Thumbing through a thin, glossy book inside a coffee shop in her hometown of St. Joseph, mother of two Julee Laurent is transported into a world of the author’s creation – a world where horses play soccer, coyotes are rock stars and bears solve mysteries.
As she runs her hands along the pages, Julee quietly recites the first few lines of the book, which she knows by heart — after all, she wrote it.
“It’s a really fun book,” she says. “I had so much fun writing it. There is an innocence in writing a book and creating a world for children.”
In 2017, Julee wrote the children’s book “Lola and Lazlo: Into the Woods.” The book, illustrated by Edwardsburg artist Dennis Anderson, tells the story of a young girl named Lola, who loses her puppy, Lazlo, and has to enter into the woods to retrieve him, coming across all sorts of animals and adventures.
Intended to be educational, Julee says she hopes that the book makes a difference in the lives of children.
A former journalist, Julee has written pieces for publications such as the Village Voice, Marie Claire and the South Bend Tribune. She has also written books more geared toward adults. That stopped after she was inspired by a conversation with one of her children.
“My son told me that ‘prolly’ (text abbreviation for probably) was a word,” Julee says. “He told me it was text language. I said, ‘no. Chinese is a language. Spanish is a language.’ So, that brought me back around to this idea of writing a children’s book, because it made me ask, ‘how do we teach kids this literacy, language and vocabulary early?’ Because that is how they are going to learn it. That’s when I got serious about this.”
Julee says she believes it is important for children to thoroughly enjoy reading books, which is what truly inspired her to not only write a children’s book, but one that is focused on improving vocabulary.
“I’m not a teacher,” Julee says. “I don’t have a degree in this. It is just a passion of mine. I’m tired of seeing kids’ faces buried in their phones.”
One of the most unique traits of “Lola and Lazlo” is Julee’s use of collective nouns for animals. Nearly every page of the book contains the name for a group of animals from a sleuth of bears to a thunder of hippos to a generation of vipers.
“It was just a random idea,” Julee recalls. “I had a friend in an improv group called Bevy. I asked her ‘why Bevy?’ and she said it was like a bevy of beauties, the collective noun. I thought that was so cool, so I started looking up collective nouns on my computer, and once I saw all the ones for animals, I thought, ‘this would make a really cool children’s story one day.’”
For the next 10 years, Julee made a mental note every time she came across a collective noun, saving it to use in her eventual children’s book. When she finally wrote “Lola and Lazlo,” she says she added as many as she could to the story, some she did not even know existed. Julee says the hunt for the most fun and rare collective nouns became a challenge and a hobby for her.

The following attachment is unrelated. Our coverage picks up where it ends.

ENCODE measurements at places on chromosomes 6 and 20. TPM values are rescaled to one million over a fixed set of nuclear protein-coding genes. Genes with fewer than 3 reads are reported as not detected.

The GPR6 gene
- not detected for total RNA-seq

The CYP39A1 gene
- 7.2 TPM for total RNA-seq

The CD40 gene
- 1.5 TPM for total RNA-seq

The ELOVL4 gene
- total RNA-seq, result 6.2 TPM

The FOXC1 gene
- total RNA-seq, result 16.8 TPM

“I just made a huge list of them all and started to see where they made sense in Lola’s story,” she says. “I knew I was going to write a story about a little girl going into the woods. At first, I thought that didn’t make sense to just have a girl in the woods with all these animals. There had to be a purpose. That’s when I added the puppy, Lazlo, and had a story to tell.”
Bringing the collective nouns to life through illustration was a fun challenge for Julee’s partner Dennis, who has a strong background in comic illustration and commercial design.
Dennis and Julee met when Dennis designed a poster for a band Julee was in. Julee was so impressed with the poster that Dennis’ name was one that stuck with her when she was ready to write “Lola and Lazlo: Into the Woods.”
Both Dennis and Julee said they enjoyed working together and taking on this project with each other.
“With the book, I tried to make the animals more realistic, but still fantastical,” he says. “I think that gave them kind of a comic book feel. … I’ve never illustrated a children’s book before, so that was really fun for me. It was really daunting because we did it all ourselves, but it was a good year and we had a lot of fun.”
For Dennis, one of the most rewarding parts of working on the book was the fact that he was able to share it with his own young daughter.
“Right after the book came out, my daughter took the book to share with her class, because it is perfect for their age group,” he said. “That was really cool to see.”
Coming off the success of “Lola and Lazlo: Into the Woods,” Julee and Dennis are already entertaining the thought of creating more children’s books together, considering a sequel to Lola’s story, as well as a standalone book.
“There is still a lot of territory to be covered here, I think,” Julee says. “[Writing ‘Lola and Lazlo’] was such a positive experience for me. … When I was a kid, I always had my nose in a book. I want kids today to have that same experience. Reading is the best way to expand a child’s intelligence, attention span and expose them new thoughts in the world.”
Photos by Wes Jerdon/Westley Leon Studios